Firstly, a signal loss area of APTw images of lesions or parotid glands was evaluated within the coverage of ROIw1 (Figures 2-4), in terms of the integrity scores based on a 4-point Likert scale: 4= excellent, the entire lesion or normal parotid gland was displayed; 3= good, more than 50% of the lesion or normal parotid gland was displayed; 2= moderate, less than 50% of the lesion or normal parotid gland was displayed; 1= poor, the lesion or normal parotid gland was not displayed at all (Figure 5). The sample data was ruled out for further analysis if the integrity score was 0.
Secondly, image quality in the ROIw1 of APTw images, in terms of the hyperintensity artifacts diffused from surrounding tissue, was then evaluated based on a 4-point Likert scale: 4= excellent, tumor lesion or normal parotid gland could be recognized on APTw images without or with small hyperintensity artifacts that do not impair the tumor lesion or normal parotid gland; 3= good, hyperintensity artifacts impair less than 50% tumor lesion or normal parotid gland; 2= moderate, hyperintensity artifacts impair more than 50% tumor lesion or normal parotid gland; 1= poor, the entire tumor lesion or normal parotid gland is impaired by hyperintensity artifacts.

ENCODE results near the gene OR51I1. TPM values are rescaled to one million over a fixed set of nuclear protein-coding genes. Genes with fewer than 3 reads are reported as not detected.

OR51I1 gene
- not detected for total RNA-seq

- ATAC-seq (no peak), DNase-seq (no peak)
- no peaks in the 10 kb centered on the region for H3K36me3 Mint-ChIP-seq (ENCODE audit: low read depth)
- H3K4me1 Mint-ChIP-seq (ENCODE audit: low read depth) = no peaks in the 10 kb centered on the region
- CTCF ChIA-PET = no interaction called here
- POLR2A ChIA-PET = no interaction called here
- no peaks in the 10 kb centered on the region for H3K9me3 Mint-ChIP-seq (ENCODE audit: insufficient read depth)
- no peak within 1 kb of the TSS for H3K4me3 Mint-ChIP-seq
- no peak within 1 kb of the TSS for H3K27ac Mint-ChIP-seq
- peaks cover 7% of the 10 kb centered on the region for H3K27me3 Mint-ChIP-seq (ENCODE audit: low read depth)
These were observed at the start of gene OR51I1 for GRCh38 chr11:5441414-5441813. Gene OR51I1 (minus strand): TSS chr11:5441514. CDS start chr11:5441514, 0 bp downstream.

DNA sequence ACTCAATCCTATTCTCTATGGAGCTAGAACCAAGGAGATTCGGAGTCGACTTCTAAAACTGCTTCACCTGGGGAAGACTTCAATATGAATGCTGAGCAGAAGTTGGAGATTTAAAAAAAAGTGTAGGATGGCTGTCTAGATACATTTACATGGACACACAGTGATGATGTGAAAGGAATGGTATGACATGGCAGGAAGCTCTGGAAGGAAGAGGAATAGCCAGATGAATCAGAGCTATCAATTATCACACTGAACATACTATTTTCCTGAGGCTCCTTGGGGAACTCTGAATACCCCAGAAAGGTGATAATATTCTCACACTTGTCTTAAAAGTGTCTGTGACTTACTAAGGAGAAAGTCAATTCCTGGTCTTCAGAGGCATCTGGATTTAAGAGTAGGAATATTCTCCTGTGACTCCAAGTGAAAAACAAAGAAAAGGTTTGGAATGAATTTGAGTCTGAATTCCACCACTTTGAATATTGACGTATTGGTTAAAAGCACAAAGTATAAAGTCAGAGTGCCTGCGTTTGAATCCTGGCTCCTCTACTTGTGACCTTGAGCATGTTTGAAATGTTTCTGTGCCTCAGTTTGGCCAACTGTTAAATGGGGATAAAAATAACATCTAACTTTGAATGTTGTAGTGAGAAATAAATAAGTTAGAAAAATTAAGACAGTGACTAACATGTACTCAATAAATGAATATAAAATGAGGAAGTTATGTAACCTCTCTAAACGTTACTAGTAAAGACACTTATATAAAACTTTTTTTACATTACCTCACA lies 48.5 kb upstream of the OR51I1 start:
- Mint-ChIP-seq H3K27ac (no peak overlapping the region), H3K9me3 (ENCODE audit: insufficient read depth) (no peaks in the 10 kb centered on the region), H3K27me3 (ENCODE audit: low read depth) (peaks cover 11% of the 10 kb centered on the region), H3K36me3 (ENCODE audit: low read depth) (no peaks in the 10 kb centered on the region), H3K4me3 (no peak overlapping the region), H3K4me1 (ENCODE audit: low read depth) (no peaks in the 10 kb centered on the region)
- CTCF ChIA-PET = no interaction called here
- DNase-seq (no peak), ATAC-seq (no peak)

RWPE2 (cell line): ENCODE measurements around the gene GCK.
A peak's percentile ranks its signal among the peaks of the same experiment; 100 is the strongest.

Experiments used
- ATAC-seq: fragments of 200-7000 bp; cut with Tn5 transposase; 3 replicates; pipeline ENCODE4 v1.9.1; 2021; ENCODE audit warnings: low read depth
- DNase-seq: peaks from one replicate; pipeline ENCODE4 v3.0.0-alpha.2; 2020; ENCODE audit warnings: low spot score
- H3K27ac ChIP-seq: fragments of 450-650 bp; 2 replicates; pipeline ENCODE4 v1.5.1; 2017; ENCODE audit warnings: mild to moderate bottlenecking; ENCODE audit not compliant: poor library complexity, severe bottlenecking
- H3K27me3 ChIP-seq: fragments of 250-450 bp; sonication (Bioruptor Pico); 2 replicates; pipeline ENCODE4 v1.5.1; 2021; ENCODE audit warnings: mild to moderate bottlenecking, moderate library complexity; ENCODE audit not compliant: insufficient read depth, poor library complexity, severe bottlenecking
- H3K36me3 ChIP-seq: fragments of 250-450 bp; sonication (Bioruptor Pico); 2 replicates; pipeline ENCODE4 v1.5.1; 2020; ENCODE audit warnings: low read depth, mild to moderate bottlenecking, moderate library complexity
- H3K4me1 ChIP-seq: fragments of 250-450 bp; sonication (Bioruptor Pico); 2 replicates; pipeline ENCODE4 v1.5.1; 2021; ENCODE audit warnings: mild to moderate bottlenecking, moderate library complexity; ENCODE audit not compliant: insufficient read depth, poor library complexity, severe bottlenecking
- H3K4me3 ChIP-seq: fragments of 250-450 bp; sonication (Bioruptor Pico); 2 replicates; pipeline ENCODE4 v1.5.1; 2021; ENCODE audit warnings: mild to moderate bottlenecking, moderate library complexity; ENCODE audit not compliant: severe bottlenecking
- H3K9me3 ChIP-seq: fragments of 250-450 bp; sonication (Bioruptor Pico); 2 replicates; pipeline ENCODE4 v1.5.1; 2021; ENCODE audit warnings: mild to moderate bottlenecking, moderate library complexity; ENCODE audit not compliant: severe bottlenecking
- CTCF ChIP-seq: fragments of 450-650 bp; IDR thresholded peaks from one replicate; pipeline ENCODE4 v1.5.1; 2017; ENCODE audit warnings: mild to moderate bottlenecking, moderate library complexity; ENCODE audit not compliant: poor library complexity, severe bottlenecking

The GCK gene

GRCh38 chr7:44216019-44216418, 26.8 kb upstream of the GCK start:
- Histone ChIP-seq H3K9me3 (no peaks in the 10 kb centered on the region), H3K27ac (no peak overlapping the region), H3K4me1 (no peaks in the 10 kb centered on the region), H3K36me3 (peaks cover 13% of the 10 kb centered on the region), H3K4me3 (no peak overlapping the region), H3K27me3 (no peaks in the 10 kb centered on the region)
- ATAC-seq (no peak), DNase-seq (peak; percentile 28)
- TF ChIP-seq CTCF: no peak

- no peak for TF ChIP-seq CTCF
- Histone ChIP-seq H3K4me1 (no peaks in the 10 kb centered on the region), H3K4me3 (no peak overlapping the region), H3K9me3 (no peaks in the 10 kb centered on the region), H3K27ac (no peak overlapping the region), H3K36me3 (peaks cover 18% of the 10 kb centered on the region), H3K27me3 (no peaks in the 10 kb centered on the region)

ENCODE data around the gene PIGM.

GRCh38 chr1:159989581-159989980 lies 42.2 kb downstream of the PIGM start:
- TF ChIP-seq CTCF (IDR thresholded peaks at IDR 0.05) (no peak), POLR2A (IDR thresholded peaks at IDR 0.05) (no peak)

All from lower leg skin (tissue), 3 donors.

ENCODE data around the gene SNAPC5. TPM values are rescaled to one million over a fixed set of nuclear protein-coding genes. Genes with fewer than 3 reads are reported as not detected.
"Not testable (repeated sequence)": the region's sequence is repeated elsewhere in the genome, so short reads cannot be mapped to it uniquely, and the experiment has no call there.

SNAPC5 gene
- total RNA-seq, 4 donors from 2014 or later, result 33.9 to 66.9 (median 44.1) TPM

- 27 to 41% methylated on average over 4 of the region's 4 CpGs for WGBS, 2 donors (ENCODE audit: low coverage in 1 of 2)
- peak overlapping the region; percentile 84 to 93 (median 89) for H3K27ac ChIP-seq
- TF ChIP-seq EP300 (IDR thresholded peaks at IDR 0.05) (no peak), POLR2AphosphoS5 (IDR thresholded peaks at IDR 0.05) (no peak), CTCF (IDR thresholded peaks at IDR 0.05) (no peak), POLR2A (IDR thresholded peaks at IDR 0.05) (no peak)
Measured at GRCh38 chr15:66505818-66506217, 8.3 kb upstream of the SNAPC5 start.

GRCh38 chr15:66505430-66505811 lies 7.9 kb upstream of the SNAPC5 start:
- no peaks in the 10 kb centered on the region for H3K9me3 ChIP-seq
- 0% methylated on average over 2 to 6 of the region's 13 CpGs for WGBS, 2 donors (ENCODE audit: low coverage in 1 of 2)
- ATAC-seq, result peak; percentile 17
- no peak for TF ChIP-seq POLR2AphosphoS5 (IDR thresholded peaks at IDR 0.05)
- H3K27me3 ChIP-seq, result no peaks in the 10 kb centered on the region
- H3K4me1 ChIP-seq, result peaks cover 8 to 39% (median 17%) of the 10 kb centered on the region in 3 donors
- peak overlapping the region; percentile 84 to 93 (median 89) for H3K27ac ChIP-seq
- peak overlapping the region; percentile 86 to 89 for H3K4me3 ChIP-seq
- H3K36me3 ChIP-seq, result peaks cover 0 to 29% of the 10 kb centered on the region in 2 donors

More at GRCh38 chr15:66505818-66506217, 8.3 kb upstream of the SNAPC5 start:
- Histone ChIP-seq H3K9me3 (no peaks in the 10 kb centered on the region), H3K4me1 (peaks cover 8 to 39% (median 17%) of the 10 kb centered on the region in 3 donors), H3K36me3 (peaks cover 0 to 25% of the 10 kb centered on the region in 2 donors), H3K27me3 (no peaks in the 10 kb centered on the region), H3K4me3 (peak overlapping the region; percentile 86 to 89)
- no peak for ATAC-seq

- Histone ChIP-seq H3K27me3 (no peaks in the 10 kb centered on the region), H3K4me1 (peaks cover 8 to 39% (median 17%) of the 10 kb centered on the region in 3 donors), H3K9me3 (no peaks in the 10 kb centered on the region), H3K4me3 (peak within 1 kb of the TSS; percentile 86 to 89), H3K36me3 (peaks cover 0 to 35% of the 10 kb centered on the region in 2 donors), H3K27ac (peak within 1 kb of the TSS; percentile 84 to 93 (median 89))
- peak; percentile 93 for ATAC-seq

Samples of the parotid gland and lesions images with an intensity score of >1 and a hyperintensity artifacts score >1 were considered evaluable groups. After removing non-optimal image quality lesions or parotid glands (integrity score =2 and 3 and image quality scores =1 and 2), samples with intensity score >3 and hyperintensity artifact score >2 were considered as trustable groups. The corresponding APTw values would be measured and recorded to compare both the evaluable and trustable groups in the next step.